DOJ Seal Department of Justice  
United States Attorney John M. Bales
Eastern District of Texas

 

FOR IMMEDIATE RELEASE            CONTACT:  DAVILYN WALSTON
FRIDAY, AUGUST 14, 2009            PUBLIC INFORMATION OFFICER
HTTP://WWW.USDOJ.GOV/USAO/txe             DIRECT: (409) 839-2538 CELL: (409) 553-9881

 

FOUR HEAD TO FEDERAL PRISON FOR FRAUD SCHEME

 

            PLANO, TX – U.S. Attorney John M. Bales announced today that 4 men have been sentenced to federal prison for their role in an elaborate fraud scheme in the Eastern District of Texas.  The sentencing hearings were held before U.S. District Judge Marcia Crone.

            GILBERT GOTORO, 39, of Irving, pleaded guilty on Jan. 20, 2009, to conspiracy to defraud the United States with respect to claims and conspiracy to commit identity theft and bank fraud and was sentenced on Aug. 13, 2009, to 78 months and 60 months respectively in federal prison.  The sentences will be served concurrently.  Gotoro was also ordered to pay $1,167,546 in restitution. 

            CHRISTOPHER CHIOTA, 32, a native of Zimbabwe living in Dallas, pleaded guilty on Jan. 9, 2009, to conspiracy to commit identity theft and bank fraud and was sentenced on Aug. 10, 2009, to 57 months in federal prison.

            TENDEKA DANIEL PARIRENYATWA, 32, a native of Zimbabwe living in Richardson, pleaded guilty on Jan. 7, 2009, to conspiracy to commit identity theft and bank fraud and was sentenced on Aug. 10, 2009, to 46 months in federal prison.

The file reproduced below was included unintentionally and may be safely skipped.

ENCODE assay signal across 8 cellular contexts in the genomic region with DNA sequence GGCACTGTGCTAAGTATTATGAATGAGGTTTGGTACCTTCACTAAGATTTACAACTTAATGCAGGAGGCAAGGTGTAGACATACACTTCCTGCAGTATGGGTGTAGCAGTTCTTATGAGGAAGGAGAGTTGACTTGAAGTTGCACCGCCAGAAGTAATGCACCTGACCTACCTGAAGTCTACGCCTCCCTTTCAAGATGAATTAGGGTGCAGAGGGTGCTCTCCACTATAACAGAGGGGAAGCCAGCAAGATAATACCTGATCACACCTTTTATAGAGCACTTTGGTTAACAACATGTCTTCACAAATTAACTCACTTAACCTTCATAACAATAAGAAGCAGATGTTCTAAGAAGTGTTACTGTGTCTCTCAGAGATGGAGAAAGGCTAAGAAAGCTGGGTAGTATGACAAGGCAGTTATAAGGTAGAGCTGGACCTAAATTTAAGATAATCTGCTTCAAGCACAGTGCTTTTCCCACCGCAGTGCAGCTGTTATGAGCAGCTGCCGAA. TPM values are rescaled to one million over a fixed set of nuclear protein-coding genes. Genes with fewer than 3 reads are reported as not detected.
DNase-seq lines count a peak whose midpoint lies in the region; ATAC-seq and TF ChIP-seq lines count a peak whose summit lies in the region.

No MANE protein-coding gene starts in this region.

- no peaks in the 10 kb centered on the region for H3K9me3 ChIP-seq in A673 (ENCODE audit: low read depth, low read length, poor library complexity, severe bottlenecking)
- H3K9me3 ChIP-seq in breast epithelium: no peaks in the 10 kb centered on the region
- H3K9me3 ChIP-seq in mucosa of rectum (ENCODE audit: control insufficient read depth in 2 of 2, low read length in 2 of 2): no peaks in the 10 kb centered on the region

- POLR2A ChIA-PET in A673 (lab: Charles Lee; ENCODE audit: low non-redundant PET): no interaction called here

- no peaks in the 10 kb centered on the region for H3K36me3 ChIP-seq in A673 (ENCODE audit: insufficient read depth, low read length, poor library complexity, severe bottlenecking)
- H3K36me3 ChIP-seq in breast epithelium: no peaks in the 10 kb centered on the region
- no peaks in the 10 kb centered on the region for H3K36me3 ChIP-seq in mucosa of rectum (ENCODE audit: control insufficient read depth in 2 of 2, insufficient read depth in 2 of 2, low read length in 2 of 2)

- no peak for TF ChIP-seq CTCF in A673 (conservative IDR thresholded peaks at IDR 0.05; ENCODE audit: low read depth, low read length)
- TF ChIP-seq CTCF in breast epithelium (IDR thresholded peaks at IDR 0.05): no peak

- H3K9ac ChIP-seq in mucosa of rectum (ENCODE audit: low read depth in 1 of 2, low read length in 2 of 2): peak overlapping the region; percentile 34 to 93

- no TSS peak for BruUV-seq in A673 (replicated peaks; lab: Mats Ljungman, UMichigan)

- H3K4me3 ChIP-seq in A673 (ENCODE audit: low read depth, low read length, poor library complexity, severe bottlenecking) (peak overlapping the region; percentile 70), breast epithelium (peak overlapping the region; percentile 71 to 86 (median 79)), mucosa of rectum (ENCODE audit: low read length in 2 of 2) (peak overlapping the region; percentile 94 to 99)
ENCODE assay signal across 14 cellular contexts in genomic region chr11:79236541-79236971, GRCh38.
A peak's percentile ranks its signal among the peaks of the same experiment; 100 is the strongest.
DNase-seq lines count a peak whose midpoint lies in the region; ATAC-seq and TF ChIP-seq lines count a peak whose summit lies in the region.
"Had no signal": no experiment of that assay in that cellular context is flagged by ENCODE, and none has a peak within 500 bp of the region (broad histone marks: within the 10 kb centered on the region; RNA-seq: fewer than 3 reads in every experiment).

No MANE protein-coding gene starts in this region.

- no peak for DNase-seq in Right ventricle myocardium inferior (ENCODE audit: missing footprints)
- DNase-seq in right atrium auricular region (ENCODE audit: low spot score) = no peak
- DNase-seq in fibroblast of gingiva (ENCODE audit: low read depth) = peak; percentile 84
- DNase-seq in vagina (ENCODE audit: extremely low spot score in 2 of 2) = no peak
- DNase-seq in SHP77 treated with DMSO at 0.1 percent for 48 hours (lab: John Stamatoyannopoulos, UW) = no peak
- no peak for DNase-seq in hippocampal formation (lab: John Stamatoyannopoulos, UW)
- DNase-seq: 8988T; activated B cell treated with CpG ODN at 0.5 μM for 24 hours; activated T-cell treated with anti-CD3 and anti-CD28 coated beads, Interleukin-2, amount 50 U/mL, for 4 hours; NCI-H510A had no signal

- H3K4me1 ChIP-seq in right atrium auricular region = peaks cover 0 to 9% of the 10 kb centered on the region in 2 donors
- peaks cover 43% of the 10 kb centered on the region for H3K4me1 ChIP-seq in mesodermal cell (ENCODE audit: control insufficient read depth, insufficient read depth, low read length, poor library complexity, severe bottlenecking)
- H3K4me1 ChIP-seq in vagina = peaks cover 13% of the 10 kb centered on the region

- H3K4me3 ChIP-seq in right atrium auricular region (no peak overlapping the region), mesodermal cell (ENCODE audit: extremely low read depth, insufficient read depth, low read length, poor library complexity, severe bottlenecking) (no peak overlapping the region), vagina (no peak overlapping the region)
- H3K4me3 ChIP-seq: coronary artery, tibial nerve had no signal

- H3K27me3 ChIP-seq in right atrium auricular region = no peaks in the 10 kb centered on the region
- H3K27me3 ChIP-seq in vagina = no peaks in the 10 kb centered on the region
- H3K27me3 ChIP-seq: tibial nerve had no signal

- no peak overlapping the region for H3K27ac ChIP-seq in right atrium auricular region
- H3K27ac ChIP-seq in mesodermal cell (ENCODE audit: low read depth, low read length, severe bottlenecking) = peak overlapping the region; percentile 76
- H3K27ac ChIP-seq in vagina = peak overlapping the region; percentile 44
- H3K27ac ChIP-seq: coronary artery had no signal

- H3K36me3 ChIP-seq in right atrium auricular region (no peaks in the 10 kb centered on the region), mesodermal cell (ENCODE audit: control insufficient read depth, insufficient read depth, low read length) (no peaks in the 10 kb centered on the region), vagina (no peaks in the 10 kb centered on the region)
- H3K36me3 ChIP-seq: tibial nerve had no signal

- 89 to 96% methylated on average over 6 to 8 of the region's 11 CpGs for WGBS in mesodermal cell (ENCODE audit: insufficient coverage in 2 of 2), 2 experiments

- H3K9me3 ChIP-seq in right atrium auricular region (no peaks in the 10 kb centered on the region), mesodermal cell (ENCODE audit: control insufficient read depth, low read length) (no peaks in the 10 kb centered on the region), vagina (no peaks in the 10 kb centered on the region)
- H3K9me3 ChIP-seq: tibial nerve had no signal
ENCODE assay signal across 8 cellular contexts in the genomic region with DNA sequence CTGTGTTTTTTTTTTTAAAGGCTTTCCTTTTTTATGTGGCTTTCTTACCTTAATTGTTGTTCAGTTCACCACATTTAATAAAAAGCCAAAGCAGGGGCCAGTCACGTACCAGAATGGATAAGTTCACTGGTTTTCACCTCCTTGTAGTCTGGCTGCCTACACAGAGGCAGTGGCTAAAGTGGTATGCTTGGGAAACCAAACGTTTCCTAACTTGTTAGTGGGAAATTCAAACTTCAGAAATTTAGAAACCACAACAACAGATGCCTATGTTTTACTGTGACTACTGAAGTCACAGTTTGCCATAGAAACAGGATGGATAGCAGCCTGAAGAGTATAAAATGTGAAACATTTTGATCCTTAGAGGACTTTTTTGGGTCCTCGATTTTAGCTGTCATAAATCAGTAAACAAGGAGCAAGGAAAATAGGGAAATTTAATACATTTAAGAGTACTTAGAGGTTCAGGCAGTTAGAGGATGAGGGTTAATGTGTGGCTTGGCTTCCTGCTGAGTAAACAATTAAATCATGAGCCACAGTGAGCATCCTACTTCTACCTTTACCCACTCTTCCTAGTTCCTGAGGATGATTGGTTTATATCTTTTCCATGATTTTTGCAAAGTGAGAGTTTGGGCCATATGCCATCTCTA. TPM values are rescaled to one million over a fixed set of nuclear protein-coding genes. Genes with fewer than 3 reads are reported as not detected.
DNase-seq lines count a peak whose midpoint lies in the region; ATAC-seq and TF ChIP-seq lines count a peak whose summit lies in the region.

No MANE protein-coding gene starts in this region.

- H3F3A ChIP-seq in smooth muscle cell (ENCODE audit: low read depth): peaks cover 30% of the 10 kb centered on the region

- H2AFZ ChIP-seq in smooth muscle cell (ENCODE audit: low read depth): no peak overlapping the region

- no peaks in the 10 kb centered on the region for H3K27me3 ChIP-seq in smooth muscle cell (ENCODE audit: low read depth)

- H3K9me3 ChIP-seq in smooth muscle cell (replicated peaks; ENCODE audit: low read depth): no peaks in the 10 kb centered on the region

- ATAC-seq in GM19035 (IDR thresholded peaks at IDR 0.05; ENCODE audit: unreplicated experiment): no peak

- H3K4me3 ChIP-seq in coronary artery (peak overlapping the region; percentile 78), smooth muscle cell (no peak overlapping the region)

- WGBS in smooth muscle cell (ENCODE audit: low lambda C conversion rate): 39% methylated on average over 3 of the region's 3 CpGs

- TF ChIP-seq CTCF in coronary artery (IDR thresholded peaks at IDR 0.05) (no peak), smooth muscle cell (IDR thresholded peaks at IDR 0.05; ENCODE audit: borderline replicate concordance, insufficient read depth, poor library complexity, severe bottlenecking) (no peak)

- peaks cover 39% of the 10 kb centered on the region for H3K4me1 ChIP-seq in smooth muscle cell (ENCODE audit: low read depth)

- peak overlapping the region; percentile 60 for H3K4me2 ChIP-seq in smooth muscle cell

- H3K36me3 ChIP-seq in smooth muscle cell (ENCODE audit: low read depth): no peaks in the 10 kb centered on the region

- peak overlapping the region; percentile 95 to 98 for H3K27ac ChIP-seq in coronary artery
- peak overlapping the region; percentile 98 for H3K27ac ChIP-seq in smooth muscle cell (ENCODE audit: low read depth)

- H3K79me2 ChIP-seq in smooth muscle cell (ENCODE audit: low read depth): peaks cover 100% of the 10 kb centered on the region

Another defendant, MICHAEL THOMAS, JR., 27, of Irving, was sentenced to 16 months in federal prison on May 27, 2009, for conspiracy to commit identity theft and bank fraud.  All defendants were ordered to pay restitution.

            According to information presented in court, Gotora, Chiota, Parirenyatwa, and Thomas conspired to defraud federally insured banks and the United States by making false claims for income tax refunds and applications to banks for refund anticipation loans which were based upon the false claims for income tax refunds.  One or more of the conspirators acted as an electronic return originator who would electronically file federal income tax returns, often in the names of persons whose personal identifying information had been stolen.  The conspirators would contemporaneously file applications for refund anticipation loans with banks with which they had a preexisting business relationship.  Upon preliminary approval of the claim based on the false income tax return the refund anticipation loan checks would be cashed by a participating co-conspirator and the proceeds split among them.  Gotoro, Chiota, Parirenyatwa, and Thomas were indicted by a federal grand jury on Aug. 14, 2008.

            This case was investigated by the Internal Revenue Service and prosecuted by Assistant U.S. Attorney Randall Blake.

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